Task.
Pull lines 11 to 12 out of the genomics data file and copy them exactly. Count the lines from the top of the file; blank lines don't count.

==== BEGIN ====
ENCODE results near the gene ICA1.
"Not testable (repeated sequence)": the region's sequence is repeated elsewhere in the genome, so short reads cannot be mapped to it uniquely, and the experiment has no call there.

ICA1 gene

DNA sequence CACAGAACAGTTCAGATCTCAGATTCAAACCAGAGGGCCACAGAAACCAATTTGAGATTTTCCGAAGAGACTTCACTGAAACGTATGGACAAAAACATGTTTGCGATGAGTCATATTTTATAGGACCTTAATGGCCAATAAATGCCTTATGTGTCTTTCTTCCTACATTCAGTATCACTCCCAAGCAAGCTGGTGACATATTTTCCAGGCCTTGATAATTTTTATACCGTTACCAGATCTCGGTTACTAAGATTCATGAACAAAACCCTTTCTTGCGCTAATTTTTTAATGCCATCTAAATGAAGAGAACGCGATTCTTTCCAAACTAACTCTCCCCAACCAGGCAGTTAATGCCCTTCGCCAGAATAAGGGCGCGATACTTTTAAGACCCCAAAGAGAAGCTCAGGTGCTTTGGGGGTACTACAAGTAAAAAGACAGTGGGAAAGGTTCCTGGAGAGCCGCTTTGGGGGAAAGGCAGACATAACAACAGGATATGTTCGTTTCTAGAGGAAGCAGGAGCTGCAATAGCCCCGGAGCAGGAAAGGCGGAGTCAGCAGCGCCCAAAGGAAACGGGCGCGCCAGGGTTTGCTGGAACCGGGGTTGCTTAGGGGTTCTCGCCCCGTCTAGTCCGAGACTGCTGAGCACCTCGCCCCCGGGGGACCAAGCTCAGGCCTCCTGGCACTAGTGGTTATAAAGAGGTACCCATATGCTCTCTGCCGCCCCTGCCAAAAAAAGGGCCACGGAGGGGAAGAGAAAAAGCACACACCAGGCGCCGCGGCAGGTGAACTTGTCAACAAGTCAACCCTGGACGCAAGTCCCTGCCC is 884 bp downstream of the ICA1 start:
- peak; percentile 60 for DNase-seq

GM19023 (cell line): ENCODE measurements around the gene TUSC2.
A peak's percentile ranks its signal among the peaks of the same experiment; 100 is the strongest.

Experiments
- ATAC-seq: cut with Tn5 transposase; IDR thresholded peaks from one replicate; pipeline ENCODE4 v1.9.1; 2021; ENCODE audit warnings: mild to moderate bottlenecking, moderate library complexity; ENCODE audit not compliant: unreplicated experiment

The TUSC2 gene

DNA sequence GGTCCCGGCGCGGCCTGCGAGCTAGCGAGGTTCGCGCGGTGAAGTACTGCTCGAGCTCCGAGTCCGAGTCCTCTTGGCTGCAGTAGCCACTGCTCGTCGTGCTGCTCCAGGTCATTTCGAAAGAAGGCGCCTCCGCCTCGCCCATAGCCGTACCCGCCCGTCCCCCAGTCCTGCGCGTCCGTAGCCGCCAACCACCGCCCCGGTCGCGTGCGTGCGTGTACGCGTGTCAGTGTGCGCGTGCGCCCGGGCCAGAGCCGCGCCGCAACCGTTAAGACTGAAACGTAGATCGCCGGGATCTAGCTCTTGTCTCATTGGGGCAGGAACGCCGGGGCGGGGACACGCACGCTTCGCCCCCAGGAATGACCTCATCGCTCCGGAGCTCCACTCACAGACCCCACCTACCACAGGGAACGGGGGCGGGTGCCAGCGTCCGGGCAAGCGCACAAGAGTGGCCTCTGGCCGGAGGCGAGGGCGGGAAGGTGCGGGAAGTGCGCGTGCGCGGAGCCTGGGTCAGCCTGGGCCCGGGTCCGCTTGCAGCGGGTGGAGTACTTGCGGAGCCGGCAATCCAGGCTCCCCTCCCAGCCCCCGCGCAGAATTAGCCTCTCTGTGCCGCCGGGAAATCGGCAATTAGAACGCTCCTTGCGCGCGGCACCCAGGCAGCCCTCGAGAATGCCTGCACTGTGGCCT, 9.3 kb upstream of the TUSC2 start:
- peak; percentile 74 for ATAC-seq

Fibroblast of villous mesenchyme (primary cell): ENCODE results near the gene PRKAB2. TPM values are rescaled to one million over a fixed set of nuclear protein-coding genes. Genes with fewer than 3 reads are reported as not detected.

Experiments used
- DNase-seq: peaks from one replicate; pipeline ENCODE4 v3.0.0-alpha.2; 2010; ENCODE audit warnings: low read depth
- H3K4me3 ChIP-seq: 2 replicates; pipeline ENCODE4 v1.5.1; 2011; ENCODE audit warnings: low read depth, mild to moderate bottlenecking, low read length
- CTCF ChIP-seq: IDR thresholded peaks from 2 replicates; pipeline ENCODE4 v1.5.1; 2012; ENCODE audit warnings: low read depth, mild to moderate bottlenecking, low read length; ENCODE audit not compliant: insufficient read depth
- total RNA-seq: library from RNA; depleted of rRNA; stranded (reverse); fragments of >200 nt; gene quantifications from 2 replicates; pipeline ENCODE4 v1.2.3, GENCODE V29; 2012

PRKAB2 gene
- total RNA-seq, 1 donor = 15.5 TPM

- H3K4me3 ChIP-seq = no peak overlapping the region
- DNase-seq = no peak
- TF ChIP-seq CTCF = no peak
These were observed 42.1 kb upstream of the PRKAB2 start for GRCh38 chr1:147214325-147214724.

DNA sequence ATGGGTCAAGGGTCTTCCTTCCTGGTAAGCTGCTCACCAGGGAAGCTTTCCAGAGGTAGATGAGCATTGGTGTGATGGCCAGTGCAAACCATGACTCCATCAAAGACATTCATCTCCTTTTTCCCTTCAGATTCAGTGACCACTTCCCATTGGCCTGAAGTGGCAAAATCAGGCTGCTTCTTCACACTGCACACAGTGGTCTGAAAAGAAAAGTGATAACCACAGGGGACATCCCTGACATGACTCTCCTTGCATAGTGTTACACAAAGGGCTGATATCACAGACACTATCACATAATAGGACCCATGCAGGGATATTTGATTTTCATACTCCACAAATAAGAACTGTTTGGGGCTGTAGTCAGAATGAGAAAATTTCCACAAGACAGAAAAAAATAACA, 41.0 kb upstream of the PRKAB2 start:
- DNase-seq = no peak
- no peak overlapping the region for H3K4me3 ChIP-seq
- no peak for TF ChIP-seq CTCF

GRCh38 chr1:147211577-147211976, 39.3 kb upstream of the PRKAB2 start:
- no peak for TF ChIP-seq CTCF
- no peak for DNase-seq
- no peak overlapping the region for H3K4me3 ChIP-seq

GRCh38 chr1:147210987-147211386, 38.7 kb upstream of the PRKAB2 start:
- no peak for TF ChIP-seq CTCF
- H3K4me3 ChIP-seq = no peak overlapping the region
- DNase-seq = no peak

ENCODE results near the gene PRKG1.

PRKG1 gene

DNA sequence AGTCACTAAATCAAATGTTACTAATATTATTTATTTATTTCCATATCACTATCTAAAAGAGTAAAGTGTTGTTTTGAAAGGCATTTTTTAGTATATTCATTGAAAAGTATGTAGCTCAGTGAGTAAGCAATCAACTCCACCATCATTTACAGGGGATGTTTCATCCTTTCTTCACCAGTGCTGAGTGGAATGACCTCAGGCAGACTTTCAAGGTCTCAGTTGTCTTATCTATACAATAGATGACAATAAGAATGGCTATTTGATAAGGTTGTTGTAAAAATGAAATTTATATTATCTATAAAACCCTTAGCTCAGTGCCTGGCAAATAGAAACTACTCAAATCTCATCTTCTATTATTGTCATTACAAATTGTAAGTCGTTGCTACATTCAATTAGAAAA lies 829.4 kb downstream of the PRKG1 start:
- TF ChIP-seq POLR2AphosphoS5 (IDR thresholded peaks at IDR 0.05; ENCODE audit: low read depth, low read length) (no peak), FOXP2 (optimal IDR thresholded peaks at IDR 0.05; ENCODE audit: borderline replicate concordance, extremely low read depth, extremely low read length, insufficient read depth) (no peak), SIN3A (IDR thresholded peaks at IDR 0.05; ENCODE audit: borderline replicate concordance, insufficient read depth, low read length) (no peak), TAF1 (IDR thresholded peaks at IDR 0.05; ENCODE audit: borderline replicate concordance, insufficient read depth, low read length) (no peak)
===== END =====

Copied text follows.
DNA sequence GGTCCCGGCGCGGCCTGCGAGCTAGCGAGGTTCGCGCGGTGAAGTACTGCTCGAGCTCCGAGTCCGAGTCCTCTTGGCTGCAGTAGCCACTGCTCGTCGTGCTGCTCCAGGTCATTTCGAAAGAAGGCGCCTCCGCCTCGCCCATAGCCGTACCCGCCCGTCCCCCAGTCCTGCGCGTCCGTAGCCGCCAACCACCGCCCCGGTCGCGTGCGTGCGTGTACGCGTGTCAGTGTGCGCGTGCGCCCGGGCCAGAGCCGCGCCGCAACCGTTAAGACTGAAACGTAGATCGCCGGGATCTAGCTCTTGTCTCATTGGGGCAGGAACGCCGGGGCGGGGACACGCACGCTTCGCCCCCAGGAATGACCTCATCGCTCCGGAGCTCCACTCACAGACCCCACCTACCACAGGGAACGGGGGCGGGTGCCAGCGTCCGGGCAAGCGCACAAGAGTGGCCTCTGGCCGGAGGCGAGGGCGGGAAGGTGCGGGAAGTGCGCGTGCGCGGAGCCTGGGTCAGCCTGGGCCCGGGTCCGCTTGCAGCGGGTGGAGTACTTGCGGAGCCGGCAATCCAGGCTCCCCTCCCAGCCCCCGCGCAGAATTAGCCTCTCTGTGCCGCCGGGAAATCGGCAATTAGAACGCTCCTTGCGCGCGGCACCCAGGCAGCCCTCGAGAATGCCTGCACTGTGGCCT, 9.3 kb upstream of the TUSC2 start:
- peak; percentile 74 for ATAC-seq